Mathematicians awarded for their impact in society

Chalmers University of Technology

​The transition to more sustainable and bio-based materials has been pushed forward with the help of a computer program developed by Chalmers researchers. The research group behind the software, called Gesualdo, are this year’s winners of the Chalmers Impact Award. The computer program is currently used by several companies.

“This award shows that the work we have done with Gesualdo has been important, both in society, at the companies involved and for Chalmers as a university”, says Tobias Gebäck, senior researcher at Chalmers University of Technology.
Gesualdo has been developed at the Department of Mathematical Sciences within the Sumo Biomaterials research center and in the Vinnova project Cosima.
“This year’s award clearly shows that mathematical sciences can make strong contributions to utilisation and innovation and that they have had a valuable collaboration with other Chalmers departments, Chalmers Innovation Office and Chalmers Industriteknik”, says Fredrik Hörstedt, Vice President of Utilisation at Chalmers University of Technology.

Simulations provide increased understanding

One way to facilitate the transition to more bio-based materials is to use computer simulations. The problem Chalmers researchers tackled back in 2010 was that complicated material structures set high demands on the calculation software. That complexity could not be handled properly by the most popular commercial software in use at the time.
With the help of Gesualdo, it is now possible to create simulations of transport processes in different materials, which provides the opportunity to study the properties of different materials at a very detailed level.
“Now there are conditions to really understand different materials in depth and of course we hope that this means that the transition to more sustainable materials will be accelerated!” says Tobias Gebäck.
Developing materials with well-controlled properties is of great importance to for how the transport of molecules and liquids takes place, especially in the hygiene and pharmaceutical industry, the food sector and in the packaging industry.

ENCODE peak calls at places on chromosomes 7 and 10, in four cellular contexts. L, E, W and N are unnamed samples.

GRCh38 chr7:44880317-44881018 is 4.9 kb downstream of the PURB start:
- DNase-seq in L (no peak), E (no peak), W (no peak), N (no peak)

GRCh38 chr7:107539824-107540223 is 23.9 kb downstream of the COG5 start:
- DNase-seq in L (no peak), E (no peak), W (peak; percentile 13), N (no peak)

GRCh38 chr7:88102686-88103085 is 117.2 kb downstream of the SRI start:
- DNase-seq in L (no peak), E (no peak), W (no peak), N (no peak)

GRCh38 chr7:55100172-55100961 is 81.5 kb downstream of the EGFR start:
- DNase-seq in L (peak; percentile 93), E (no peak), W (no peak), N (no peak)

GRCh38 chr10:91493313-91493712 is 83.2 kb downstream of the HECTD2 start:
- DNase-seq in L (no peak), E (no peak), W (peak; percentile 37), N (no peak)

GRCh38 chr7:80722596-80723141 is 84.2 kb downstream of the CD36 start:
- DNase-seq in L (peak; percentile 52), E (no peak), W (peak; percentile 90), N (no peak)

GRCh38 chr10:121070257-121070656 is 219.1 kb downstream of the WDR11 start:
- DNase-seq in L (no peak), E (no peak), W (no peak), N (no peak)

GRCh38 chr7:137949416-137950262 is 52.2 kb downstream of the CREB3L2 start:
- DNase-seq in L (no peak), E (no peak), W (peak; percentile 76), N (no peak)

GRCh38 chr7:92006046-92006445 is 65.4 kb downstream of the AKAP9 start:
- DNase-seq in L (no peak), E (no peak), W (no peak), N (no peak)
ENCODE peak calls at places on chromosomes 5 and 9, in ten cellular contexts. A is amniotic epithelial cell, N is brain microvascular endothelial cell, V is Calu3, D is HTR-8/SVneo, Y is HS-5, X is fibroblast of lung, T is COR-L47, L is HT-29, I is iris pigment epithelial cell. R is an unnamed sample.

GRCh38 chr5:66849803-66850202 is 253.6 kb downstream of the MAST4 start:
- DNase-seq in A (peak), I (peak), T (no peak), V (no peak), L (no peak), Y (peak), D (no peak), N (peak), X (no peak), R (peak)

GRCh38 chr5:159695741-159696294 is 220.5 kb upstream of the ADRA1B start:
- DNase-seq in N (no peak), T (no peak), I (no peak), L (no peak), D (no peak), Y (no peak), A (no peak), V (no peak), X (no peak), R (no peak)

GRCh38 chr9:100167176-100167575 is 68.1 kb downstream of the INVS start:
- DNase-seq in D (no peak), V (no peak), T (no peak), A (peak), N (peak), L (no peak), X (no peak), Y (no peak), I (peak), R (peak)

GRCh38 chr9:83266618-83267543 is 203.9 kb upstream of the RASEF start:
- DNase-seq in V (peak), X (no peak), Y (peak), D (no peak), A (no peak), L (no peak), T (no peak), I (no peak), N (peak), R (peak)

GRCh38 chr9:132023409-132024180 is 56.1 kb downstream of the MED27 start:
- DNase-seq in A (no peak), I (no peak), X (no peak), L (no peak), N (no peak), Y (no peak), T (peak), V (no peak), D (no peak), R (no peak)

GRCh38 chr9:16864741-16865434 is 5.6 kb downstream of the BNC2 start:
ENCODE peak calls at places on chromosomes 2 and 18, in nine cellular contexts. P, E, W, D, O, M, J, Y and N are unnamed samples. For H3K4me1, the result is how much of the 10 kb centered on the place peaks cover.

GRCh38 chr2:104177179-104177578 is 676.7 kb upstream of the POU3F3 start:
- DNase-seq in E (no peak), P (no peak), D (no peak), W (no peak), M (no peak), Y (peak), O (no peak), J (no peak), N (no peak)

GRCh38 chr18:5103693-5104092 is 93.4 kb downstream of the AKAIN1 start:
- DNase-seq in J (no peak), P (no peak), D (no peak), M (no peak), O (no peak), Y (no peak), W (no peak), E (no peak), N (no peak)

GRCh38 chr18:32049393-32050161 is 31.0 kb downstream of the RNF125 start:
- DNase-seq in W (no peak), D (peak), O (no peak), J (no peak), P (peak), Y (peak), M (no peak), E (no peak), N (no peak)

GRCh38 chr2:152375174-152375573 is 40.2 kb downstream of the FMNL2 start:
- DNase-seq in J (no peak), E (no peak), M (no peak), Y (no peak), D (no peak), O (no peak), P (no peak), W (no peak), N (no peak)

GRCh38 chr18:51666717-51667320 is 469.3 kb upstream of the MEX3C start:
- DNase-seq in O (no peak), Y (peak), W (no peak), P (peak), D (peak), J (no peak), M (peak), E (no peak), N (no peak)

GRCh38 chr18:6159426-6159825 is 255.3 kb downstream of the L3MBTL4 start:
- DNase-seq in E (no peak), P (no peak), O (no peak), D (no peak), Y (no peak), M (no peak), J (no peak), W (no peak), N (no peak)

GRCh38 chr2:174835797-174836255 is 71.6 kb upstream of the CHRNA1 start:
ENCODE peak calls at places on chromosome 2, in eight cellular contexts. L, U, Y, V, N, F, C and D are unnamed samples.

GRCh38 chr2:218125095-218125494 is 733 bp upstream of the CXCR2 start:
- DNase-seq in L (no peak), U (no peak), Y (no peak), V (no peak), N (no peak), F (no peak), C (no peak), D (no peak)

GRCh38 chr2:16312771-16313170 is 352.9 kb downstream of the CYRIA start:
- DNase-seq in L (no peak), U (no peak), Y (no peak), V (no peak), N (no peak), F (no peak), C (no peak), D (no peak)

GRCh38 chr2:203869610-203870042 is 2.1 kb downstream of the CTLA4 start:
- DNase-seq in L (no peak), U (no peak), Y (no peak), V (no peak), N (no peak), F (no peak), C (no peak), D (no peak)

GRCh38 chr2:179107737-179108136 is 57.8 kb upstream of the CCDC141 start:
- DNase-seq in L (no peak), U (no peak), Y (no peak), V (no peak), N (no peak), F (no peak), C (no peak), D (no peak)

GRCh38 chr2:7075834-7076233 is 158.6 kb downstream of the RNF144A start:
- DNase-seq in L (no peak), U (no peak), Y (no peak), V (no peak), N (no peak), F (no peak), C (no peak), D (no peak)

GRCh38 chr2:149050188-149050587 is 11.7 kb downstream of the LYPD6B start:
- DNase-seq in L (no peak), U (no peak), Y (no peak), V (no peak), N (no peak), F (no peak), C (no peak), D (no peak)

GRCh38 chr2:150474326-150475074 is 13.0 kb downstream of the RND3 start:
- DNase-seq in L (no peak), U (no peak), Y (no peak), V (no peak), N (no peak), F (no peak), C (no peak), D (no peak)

A concrete example of when Gesualdo can be used is if you want to get a substance in a drug to spread more slowly from a tablet to the body. Other examples of products whose materials have been studied using Gesualdo are nappies, sanitary pads and food packaging.

Collaboration with industry partners – important and challenging

The development of Gesualdo has taken place in close collaboration with several industrial partners from different industry sectors.
“It’s a huge different if you compare with research you do entirely on your own, with an academic problem in focus. The issues we’re handling in collaboration with the companies are of a more practical nature. These are current and real problems that need to be solved, they are not only interesting from a mathematical point of view”, says Tobias Gebäck. He thinks it is an extra exciting challenge to work in collaboration with the industry.
​​”The calculations must not only pass a small test in a research environment, they have to work on a large scale, in a real material in a certain product. Therefore, I’m very proud to say that the computer program is used by all of our participating industry partners”.

Long-term perspective and cooperation are key factors

Industrial partners and Chalmers’ innovation ecosystem have been deeply involved in Gesualdo for a long time. Researchers from the departments of chemistry and physics have also played a major role in the project. Tobias Gebäck especially highlights the good collaborative culture at the research center Sumo Biomaterials. Like so many others, he also emphasises the importance of long-term perspective regarding both financing and collaborations.
“Long-term perspective and successful collaborations have really been key factors in this process. This type of research may not always lead to scientific publications in mathematical journals, so it’s fun that the benefits we have created together are made visible through Chalmers impact award”.
The award highlights the importance of utilisation and was established in 2018 to draw attention to research that has made a great impact in society.
“The award is important for Chalmers because it highlights a part of our business, to contribute to utilisation and innovation, which is increasingly sought after by research funders, partners, students and also within the Government Offices,” says Fredrik Hörstedt, Vice President of Utilisation.
Text: Julia Jansson
Photo: Yen Strandqvist
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